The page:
In the beginning Mastiffs were used but Gamekeepers found the Mastiff was too large and cumbersome and unfortunately didn't leave too much of the poachers behind. Some poachers were only children of around 10 years of age.
Gamekeepers then started their search for a dog that was strong, silent, fearless, agile and powerful enough to be able to run down and knock the poacher to the ground. They also required a breed that would not maul the poacher but only hold them until help came from the Gamekeeper.
Obviously all of these traits would not be found in one breed of dog. Many crosses between Mastiffs and Saint Bernard's Labradors and Great Danes were trailed until they had success with the Mastiff for its power, trustworthiness, fearsome appearance and loyal nature and the Bulldog for its tenacity, silence and agility. Hence the Bullmastiff which consisted of 60% Mastiff and 40% Bulldog. The Bullmastiff is a dependable loyal guarding breed, which earned the respect of the Gamekeeper not just as a guard dog but as well as a family dog.
Even though records have shown that the cross of a Mastiff Bulldog type found in editorials as early as 1795 it wasn't until 1924 that Bullmastiffs were to be judged but three generations of breeding of Bullmastiffs was required for Bullmastiffs to be registered as purebreds. Thankfully to the dedication of Mr. J. Biggs of Osmaston Kennels, Mr. J Barrowcliffe, Mr. J Barnard, Mr. S. E. Mosley of Farcroft Kennels and Mr. V. Smith of Pridzor Kennels, Bullmastiffs attained full registration in 1927. Challenge certificates were issued as of 1928 to make up the title of Champion. The first show where Challenge Certificates were issued was the 1928 Crufts Show judged by H. R. Brown Jr. Dog challenge was awarded to Mr. V J Smiths Tiger Prince and bitch challenge was awarded to Mr. S. E. Mosley's Farcoft Silvo who also went on to be the first Bullmastiff titled Champion. The first dog to be titled Champion was Tiger Prince.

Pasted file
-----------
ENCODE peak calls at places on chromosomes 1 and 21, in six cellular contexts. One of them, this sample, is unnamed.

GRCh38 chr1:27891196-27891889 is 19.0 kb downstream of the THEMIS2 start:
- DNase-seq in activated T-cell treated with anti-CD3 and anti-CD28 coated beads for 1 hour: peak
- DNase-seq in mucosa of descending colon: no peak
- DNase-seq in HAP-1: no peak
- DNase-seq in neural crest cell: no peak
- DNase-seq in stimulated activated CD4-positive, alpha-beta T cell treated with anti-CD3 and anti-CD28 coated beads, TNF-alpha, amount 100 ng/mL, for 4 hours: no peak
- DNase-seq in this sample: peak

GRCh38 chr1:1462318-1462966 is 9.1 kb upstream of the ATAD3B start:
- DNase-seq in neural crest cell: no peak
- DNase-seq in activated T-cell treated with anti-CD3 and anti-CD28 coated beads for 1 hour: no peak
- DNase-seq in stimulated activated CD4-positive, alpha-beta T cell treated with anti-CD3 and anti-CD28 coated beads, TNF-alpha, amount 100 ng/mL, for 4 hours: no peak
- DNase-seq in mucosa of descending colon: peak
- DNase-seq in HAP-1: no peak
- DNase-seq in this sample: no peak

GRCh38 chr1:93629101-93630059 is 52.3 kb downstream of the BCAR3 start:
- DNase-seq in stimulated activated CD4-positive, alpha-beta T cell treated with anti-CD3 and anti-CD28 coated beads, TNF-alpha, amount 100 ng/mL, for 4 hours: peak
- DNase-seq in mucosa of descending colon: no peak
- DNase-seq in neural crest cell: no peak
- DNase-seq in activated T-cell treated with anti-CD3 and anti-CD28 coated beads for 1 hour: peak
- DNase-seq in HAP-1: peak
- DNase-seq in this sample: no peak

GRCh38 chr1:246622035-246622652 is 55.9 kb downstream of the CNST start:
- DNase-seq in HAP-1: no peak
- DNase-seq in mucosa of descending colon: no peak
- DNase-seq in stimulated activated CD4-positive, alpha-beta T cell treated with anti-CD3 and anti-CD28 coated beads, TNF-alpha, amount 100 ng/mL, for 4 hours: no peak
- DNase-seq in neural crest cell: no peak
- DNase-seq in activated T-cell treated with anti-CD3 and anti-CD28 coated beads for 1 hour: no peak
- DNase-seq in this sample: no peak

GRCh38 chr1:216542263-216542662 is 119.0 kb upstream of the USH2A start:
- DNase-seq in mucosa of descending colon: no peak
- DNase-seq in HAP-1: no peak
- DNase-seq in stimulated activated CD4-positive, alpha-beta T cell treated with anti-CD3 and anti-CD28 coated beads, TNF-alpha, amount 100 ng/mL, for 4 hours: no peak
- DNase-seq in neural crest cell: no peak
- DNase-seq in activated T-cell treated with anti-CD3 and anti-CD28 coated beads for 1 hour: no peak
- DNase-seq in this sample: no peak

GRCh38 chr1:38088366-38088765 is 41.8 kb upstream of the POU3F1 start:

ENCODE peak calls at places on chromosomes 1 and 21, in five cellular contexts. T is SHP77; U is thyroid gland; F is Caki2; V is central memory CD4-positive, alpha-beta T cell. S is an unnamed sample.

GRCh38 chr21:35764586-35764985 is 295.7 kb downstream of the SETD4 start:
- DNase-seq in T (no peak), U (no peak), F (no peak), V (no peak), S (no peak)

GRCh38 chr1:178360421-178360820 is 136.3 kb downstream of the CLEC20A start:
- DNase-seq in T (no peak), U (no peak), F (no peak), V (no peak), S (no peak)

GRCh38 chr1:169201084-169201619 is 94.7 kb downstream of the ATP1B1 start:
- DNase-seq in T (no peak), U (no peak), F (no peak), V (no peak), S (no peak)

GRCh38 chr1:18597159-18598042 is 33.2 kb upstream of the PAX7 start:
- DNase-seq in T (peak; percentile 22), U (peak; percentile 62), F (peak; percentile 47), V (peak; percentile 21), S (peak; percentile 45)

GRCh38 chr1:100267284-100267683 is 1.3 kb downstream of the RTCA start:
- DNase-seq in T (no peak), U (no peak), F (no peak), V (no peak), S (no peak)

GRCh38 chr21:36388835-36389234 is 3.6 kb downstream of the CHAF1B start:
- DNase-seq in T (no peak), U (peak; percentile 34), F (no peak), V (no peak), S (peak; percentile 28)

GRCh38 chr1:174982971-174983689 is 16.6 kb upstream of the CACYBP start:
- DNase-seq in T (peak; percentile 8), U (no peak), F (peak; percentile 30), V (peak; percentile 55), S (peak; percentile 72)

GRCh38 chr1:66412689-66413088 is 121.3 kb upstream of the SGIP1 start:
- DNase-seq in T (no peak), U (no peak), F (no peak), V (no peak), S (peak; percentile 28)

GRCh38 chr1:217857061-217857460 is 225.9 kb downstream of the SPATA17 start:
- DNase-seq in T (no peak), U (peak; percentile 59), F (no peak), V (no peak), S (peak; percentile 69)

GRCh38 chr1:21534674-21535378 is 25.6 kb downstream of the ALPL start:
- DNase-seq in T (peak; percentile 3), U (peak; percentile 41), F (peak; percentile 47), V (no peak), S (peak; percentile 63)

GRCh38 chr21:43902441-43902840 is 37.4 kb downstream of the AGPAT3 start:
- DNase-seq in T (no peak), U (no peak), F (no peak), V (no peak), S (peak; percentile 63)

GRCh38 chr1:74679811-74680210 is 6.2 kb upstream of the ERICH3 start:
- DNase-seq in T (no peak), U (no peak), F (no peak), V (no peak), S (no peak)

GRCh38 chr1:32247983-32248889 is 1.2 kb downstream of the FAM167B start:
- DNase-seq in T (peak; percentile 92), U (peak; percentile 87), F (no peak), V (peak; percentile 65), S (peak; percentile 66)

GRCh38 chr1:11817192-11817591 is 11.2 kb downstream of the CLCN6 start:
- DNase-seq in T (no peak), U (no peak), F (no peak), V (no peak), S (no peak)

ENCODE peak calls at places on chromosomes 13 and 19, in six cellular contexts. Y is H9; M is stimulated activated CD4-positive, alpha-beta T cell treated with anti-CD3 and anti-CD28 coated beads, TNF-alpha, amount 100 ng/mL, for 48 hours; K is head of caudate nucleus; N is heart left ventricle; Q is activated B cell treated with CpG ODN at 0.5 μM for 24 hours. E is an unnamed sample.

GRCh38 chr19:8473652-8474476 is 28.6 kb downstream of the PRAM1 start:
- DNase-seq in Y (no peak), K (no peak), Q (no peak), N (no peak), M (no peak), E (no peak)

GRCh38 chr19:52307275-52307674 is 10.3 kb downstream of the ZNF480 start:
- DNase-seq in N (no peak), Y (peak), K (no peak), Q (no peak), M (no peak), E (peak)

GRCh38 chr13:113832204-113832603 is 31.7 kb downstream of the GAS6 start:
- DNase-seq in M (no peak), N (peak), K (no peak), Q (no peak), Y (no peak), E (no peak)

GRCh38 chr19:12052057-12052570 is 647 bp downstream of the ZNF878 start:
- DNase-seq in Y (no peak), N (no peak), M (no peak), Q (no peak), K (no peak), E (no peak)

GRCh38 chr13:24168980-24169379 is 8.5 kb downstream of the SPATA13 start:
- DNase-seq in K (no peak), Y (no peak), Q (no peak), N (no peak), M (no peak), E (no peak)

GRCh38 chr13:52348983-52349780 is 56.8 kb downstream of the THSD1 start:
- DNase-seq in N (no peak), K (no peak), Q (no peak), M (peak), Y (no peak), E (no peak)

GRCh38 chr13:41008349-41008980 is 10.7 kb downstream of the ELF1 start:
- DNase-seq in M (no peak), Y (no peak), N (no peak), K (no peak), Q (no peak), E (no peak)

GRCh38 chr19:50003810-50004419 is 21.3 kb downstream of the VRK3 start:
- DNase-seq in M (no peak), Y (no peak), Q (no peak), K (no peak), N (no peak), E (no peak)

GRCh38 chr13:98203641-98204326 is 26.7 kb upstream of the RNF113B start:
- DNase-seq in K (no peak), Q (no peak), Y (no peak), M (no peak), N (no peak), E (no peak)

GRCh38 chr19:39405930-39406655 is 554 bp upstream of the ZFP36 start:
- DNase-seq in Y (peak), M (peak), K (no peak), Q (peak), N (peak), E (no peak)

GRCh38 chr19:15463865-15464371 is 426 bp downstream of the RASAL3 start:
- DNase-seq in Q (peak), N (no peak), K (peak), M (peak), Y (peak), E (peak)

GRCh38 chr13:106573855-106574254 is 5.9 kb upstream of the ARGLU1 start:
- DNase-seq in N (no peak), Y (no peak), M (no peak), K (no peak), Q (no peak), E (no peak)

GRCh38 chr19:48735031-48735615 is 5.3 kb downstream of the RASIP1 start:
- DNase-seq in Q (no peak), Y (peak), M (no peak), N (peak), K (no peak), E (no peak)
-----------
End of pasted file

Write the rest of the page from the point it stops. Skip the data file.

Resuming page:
To have a better understanding of the breed standard we as breeders today need to understand the importance of the history of our breeds.
The original colour choice was brindle. The reason behind this being that it made him very easily camouflaged into the background and the darkness of the night, thus making him less detectable. The characteristic wrinkling on the dogs? forehead was used as a silent warning to the gamekeeper to beware. That is why the standard calls for the dog the have wrinkling when interested but not when in repose.
As a working dog, it was quickly discovered that dark toenails wore better than the light coloured ones and that a short weather-proof coat protected the dog from weather and did not allow sticks or debris to catch in it to slow him down or stop him. These points as well as many others are still reflected in today?s breed standards